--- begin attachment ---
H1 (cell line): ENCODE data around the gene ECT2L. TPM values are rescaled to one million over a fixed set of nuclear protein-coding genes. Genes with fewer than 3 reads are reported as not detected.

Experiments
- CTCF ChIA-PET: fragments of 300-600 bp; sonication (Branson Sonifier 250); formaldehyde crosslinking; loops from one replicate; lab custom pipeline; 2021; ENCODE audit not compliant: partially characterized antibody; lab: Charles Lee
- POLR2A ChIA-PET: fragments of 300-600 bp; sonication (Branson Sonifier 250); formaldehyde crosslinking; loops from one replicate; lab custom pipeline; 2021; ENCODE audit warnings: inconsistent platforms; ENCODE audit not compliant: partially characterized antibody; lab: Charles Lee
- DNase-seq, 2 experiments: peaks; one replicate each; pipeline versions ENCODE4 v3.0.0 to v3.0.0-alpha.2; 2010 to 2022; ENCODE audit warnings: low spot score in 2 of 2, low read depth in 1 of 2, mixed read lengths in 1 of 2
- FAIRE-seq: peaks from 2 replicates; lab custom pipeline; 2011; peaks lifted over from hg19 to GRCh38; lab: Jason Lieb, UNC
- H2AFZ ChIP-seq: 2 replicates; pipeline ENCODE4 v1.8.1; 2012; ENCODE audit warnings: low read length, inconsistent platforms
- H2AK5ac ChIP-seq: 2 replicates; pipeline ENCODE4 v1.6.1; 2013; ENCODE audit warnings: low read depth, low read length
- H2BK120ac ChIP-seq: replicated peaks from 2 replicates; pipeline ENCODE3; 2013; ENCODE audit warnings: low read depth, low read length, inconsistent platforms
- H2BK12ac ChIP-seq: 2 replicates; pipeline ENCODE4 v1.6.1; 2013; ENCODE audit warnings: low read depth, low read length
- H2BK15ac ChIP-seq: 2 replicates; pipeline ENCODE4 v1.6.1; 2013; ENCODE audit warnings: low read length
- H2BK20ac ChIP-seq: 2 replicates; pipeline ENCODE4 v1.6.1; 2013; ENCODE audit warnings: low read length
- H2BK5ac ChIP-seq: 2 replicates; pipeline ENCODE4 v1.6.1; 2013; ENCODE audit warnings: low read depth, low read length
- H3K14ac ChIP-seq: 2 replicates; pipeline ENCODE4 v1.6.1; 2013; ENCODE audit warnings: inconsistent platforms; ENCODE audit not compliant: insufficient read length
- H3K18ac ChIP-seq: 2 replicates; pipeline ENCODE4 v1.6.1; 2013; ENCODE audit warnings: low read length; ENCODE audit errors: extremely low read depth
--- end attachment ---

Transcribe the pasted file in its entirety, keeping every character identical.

H1 (cell line): ENCODE data around the gene ECT2L. TPM values are rescaled to one million over a fixed set of nuclear protein-coding genes. Genes with fewer than 3 reads are reported as not detected.

Experiments
- CTCF ChIA-PET: fragments of 300-600 bp; sonication (Branson Sonifier 250); formaldehyde crosslinking; loops from one replicate; lab custom pipeline; 2021; ENCODE audit not compliant: partially characterized antibody; lab: Charles Lee
- POLR2A ChIA-PET: fragments of 300-600 bp; sonication (Branson Sonifier 250); formaldehyde crosslinking; loops from one replicate; lab custom pipeline; 2021; ENCODE audit warnings: inconsistent platforms; ENCODE audit not compliant: partially characterized antibody; lab: Charles Lee
- DNase-seq, 2 experiments: peaks; one replicate each; pipeline versions ENCODE4 v3.0.0 to v3.0.0-alpha.2; 2010 to 2022; ENCODE audit warnings: low spot score in 2 of 2, low read depth in 1 of 2, mixed read lengths in 1 of 2
- FAIRE-seq: peaks from 2 replicates; lab custom pipeline; 2011; peaks lifted over from hg19 to GRCh38; lab: Jason Lieb, UNC
- H2AFZ ChIP-seq: 2 replicates; pipeline ENCODE4 v1.8.1; 2012; ENCODE audit warnings: low read length, inconsistent platforms
- H2AK5ac ChIP-seq: 2 replicates; pipeline ENCODE4 v1.6.1; 2013; ENCODE audit warnings: low read depth, low read length
- H2BK120ac ChIP-seq: replicated peaks from 2 replicates; pipeline ENCODE3; 2013; ENCODE audit warnings: low read depth, low read length, inconsistent platforms
- H2BK12ac ChIP-seq: 2 replicates; pipeline ENCODE4 v1.6.1; 2013; ENCODE audit warnings: low read depth, low read length
- H2BK15ac ChIP-seq: 2 replicates; pipeline ENCODE4 v1.6.1; 2013; ENCODE audit warnings: low read length
- H2BK20ac ChIP-seq: 2 replicates; pipeline ENCODE4 v1.6.1; 2013; ENCODE audit warnings: low read length
- H2BK5ac ChIP-seq: 2 replicates; pipeline ENCODE4 v1.6.1; 2013; ENCODE audit warnings: low read depth, low read length
- H3K14ac ChIP-seq: 2 replicates; pipeline ENCODE4 v1.6.1; 2013; ENCODE audit warnings: inconsistent platforms; ENCODE audit not compliant: insufficient read length
- H3K18ac ChIP-seq: 2 replicates; pipeline ENCODE4 v1.6.1; 2013; ENCODE audit warnings: low read length; ENCODE audit errors: extremely low read depth